The American singer-songwriter – and superstar, some would say – started his career in the 1960s, cutting his teeth in New York’s Greenwich Village and in California.
Jackson Browne’s 1970s albums brought international commercial success and over the following decades he has maintained his reputation as a premier league songwriter and high profile environmentalist.
The opening part of the first set included many reflective songs, some related to his childhood and how he saw the world when he was growing-up.
Hall One was filled to the rafters, the audience listened attentively and Browne shared his feelings. “I am feeling a bit shy,” he said. “ Don’t know why.”
He went on to say that some artists, like Bob Dylan, never speak to the audience and sometimes he listens to his concert recordings and thinks that he says too much.
After commenting that everything was too quiet, people started calling out requests from Browne’s huge back catalogue.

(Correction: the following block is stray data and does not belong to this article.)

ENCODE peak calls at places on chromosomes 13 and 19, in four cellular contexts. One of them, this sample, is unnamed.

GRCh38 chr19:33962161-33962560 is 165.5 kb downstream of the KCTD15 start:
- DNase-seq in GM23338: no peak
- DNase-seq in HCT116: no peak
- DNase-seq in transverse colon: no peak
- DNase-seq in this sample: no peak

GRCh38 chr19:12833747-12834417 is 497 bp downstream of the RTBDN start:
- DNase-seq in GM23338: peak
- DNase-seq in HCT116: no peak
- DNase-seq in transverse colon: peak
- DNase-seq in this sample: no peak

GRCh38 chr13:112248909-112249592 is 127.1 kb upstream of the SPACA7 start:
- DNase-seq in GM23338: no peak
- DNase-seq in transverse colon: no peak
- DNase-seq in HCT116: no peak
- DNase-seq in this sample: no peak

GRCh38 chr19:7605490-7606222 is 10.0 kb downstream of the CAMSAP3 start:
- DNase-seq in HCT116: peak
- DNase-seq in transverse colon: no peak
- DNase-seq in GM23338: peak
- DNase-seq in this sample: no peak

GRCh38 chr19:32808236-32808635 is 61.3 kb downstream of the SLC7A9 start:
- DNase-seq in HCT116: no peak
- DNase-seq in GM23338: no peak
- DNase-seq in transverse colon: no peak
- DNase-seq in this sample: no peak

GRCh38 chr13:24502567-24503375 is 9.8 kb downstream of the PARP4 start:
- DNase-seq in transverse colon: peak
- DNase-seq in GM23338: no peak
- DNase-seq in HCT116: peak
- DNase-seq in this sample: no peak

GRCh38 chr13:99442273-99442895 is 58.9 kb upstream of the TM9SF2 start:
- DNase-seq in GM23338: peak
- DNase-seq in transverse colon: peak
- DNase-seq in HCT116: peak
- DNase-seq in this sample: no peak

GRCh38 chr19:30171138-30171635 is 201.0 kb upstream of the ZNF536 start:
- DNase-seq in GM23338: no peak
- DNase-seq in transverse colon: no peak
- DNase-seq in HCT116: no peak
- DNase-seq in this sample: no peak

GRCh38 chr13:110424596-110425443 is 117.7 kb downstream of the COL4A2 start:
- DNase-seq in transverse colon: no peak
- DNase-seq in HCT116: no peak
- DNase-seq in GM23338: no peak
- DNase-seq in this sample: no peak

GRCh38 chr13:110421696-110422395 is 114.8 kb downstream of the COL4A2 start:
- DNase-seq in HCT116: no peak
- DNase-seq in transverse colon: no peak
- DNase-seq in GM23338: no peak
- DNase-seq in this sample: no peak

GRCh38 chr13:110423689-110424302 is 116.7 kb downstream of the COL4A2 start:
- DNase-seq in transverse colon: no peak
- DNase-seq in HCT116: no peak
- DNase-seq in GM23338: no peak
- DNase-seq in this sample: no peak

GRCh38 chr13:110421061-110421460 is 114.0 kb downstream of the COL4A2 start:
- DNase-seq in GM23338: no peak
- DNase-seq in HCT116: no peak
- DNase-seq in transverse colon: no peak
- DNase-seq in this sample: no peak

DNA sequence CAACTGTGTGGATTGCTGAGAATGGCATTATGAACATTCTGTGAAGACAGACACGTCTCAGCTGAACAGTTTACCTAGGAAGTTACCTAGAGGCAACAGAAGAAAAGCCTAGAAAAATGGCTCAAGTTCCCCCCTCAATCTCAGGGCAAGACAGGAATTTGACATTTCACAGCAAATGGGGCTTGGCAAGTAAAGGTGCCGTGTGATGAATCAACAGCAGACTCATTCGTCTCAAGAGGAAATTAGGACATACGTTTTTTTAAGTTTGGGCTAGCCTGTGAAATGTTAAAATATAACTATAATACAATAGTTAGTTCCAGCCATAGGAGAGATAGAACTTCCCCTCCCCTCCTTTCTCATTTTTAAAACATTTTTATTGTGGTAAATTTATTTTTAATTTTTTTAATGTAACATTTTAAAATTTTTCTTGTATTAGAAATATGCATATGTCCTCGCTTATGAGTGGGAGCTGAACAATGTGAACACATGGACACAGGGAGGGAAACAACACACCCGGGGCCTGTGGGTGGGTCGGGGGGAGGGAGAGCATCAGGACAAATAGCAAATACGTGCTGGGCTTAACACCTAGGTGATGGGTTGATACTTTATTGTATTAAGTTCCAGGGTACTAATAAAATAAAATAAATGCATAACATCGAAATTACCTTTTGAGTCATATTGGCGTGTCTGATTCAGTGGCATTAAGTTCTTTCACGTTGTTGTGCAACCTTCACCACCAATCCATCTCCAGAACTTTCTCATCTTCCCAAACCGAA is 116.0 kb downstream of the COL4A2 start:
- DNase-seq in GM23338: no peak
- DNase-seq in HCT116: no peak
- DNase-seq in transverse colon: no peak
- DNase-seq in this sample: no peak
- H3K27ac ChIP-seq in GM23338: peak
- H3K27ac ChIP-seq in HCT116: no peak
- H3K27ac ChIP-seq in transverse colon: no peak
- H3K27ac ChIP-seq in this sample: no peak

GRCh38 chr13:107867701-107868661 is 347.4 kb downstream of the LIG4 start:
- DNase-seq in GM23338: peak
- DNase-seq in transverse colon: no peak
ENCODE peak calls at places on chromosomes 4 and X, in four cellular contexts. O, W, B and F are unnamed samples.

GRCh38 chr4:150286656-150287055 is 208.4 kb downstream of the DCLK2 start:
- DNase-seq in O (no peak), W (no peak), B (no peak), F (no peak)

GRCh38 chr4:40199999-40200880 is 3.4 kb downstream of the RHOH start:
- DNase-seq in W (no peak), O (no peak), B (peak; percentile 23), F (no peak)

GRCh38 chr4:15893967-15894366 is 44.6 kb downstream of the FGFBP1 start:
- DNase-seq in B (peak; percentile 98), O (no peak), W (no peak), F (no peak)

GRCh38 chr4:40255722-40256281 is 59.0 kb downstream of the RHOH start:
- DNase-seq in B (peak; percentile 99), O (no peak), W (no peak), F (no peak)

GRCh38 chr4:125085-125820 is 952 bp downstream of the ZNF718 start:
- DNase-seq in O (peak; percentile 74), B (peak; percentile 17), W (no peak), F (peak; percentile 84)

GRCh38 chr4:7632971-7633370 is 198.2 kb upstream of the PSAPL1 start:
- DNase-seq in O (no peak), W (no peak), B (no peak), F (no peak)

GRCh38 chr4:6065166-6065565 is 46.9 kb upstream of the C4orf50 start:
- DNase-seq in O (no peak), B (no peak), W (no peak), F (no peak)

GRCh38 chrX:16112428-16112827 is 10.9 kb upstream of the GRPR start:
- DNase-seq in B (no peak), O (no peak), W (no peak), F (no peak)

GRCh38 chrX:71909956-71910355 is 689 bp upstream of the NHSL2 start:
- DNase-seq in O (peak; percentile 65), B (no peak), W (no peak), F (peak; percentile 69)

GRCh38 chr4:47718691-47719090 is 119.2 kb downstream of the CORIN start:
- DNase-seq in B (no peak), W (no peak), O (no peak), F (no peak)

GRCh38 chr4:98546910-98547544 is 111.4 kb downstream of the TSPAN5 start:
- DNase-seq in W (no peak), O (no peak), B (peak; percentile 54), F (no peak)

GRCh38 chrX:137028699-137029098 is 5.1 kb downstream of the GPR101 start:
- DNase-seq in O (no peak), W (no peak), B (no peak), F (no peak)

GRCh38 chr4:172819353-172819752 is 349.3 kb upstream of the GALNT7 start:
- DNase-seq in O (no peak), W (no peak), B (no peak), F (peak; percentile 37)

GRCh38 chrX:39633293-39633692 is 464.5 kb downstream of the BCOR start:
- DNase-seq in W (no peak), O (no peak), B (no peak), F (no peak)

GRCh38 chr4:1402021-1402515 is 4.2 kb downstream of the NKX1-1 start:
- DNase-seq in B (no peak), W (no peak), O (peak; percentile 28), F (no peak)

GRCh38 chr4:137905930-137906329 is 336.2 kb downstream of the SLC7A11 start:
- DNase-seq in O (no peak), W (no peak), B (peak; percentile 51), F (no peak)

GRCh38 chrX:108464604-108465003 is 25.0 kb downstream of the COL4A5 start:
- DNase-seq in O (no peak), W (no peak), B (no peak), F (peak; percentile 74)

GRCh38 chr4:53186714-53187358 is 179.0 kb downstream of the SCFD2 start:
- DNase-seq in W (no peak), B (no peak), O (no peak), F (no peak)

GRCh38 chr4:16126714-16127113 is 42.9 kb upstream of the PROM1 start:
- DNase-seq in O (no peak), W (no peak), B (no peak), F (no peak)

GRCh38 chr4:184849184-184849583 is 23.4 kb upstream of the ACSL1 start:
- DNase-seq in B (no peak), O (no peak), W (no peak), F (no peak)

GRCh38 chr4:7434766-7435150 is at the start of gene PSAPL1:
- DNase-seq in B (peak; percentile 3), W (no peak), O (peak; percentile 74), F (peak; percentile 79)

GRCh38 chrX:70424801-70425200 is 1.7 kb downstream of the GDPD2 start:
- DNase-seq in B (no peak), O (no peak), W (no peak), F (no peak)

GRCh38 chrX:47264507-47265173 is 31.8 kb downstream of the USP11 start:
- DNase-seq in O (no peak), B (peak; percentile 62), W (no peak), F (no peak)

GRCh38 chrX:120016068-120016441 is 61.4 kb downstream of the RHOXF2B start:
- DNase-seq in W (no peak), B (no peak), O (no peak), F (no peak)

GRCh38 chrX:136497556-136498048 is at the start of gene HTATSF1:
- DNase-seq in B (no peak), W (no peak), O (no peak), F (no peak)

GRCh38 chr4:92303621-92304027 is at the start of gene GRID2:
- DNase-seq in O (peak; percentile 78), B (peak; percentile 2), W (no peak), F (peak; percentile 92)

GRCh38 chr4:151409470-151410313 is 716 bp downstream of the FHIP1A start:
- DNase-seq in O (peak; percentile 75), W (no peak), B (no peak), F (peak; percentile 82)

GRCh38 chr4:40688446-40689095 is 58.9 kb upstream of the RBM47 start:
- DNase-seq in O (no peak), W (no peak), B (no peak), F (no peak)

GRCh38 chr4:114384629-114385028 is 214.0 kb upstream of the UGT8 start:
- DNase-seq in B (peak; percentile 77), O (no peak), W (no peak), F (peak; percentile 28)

I had heard that some members of his usual touring band were not with him this time as they were already involved in other tours.
But this backing band was tremendous, sympathetically enhancing Browne’s guitar and piano. I particularly enjoyed the keyboard player’s delicate accompaniment.
One of the strengths of Jackson Browne’s songwriting is his clarity. He is a passionate environmentalist and his message is clear: “They say nothing lasts forever… all the plastic made is still here...”
He finished his second set with Running On Empty and then returned with Take It Easy for an encore.
Both audience and seemingly Browne himself were delighted when he was allowed to perform a second encore. For A Dancer had people in tears.
Shyness apparently having abated, Browne told us how much he enjoyed the view of the bridges and the river from his hotel room.
Clearly he enjoyed his visit to Tyneside. For his audience it meant a moving and impressive performance.